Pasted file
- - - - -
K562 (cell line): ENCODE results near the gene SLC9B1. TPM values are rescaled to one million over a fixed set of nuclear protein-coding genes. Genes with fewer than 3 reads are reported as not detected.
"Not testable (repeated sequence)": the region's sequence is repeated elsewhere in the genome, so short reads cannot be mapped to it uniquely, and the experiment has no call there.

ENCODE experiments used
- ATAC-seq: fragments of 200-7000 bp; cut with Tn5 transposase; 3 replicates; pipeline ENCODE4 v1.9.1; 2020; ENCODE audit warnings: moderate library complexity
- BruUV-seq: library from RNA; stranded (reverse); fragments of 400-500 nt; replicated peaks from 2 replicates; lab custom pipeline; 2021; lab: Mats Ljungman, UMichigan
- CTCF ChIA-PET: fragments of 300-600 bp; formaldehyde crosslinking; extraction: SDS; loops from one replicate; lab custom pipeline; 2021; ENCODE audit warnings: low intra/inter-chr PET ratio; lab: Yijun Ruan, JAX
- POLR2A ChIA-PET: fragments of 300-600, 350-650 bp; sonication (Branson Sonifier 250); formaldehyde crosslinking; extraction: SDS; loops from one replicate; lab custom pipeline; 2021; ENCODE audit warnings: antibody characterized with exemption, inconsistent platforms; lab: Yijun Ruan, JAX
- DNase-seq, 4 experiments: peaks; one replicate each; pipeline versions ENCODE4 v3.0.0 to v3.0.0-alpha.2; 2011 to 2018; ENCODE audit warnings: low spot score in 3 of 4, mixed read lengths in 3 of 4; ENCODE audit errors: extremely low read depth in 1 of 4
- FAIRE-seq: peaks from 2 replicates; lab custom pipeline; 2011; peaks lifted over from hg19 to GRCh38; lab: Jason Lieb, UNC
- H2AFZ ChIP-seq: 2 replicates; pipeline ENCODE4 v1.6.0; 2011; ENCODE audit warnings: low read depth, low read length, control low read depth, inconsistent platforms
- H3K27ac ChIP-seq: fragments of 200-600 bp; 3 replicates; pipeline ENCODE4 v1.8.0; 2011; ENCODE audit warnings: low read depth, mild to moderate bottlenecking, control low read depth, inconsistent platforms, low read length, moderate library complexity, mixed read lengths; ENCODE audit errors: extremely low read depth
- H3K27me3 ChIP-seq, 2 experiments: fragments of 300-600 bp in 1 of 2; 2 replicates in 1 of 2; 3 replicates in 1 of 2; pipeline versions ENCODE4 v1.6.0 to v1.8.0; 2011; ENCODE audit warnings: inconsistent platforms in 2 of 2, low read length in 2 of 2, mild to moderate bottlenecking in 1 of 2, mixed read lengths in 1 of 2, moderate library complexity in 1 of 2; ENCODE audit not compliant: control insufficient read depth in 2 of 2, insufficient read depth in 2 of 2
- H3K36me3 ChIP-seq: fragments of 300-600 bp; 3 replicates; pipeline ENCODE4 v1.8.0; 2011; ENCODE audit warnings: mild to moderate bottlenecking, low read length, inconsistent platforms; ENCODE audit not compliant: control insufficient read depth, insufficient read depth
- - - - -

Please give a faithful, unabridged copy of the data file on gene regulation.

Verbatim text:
K562 (cell line): ENCODE results near the gene SLC9B1. TPM values are rescaled to one million over a fixed set of nuclear protein-coding genes. Genes with fewer than 3 reads are reported as not detected.
"Not testable (repeated sequence)": the region's sequence is repeated elsewhere in the genome, so short reads cannot be mapped to it uniquely, and the experiment has no call there.

ENCODE experiments used
- ATAC-seq: fragments of 200-7000 bp; cut with Tn5 transposase; 3 replicates; pipeline ENCODE4 v1.9.1; 2020; ENCODE audit warnings: moderate library complexity
- BruUV-seq: library from RNA; stranded (reverse); fragments of 400-500 nt; replicated peaks from 2 replicates; lab custom pipeline; 2021; lab: Mats Ljungman, UMichigan
- CTCF ChIA-PET: fragments of 300-600 bp; formaldehyde crosslinking; extraction: SDS; loops from one replicate; lab custom pipeline; 2021; ENCODE audit warnings: low intra/inter-chr PET ratio; lab: Yijun Ruan, JAX
- POLR2A ChIA-PET: fragments of 300-600, 350-650 bp; sonication (Branson Sonifier 250); formaldehyde crosslinking; extraction: SDS; loops from one replicate; lab custom pipeline; 2021; ENCODE audit warnings: antibody characterized with exemption, inconsistent platforms; lab: Yijun Ruan, JAX
- DNase-seq, 4 experiments: peaks; one replicate each; pipeline versions ENCODE4 v3.0.0 to v3.0.0-alpha.2; 2011 to 2018; ENCODE audit warnings: low spot score in 3 of 4, mixed read lengths in 3 of 4; ENCODE audit errors: extremely low read depth in 1 of 4
- FAIRE-seq: peaks from 2 replicates; lab custom pipeline; 2011; peaks lifted over from hg19 to GRCh38; lab: Jason Lieb, UNC
- H2AFZ ChIP-seq: 2 replicates; pipeline ENCODE4 v1.6.0; 2011; ENCODE audit warnings: low read depth, low read length, control low read depth, inconsistent platforms
- H3K27ac ChIP-seq: fragments of 200-600 bp; 3 replicates; pipeline ENCODE4 v1.8.0; 2011; ENCODE audit warnings: low read depth, mild to moderate bottlenecking, control low read depth, inconsistent platforms, low read length, moderate library complexity, mixed read lengths; ENCODE audit errors: extremely low read depth
- H3K27me3 ChIP-seq, 2 experiments: fragments of 300-600 bp in 1 of 2; 2 replicates in 1 of 2; 3 replicates in 1 of 2; pipeline versions ENCODE4 v1.6.0 to v1.8.0; 2011; ENCODE audit warnings: inconsistent platforms in 2 of 2, low read length in 2 of 2, mild to moderate bottlenecking in 1 of 2, mixed read lengths in 1 of 2, moderate library complexity in 1 of 2; ENCODE audit not compliant: control insufficient read depth in 2 of 2, insufficient read depth in 2 of 2
- H3K36me3 ChIP-seq: fragments of 300-600 bp; 3 replicates; pipeline ENCODE4 v1.8.0; 2011; ENCODE audit warnings: mild to moderate bottlenecking, low read length, inconsistent platforms; ENCODE audit not compliant: control insufficient read depth, insufficient read depth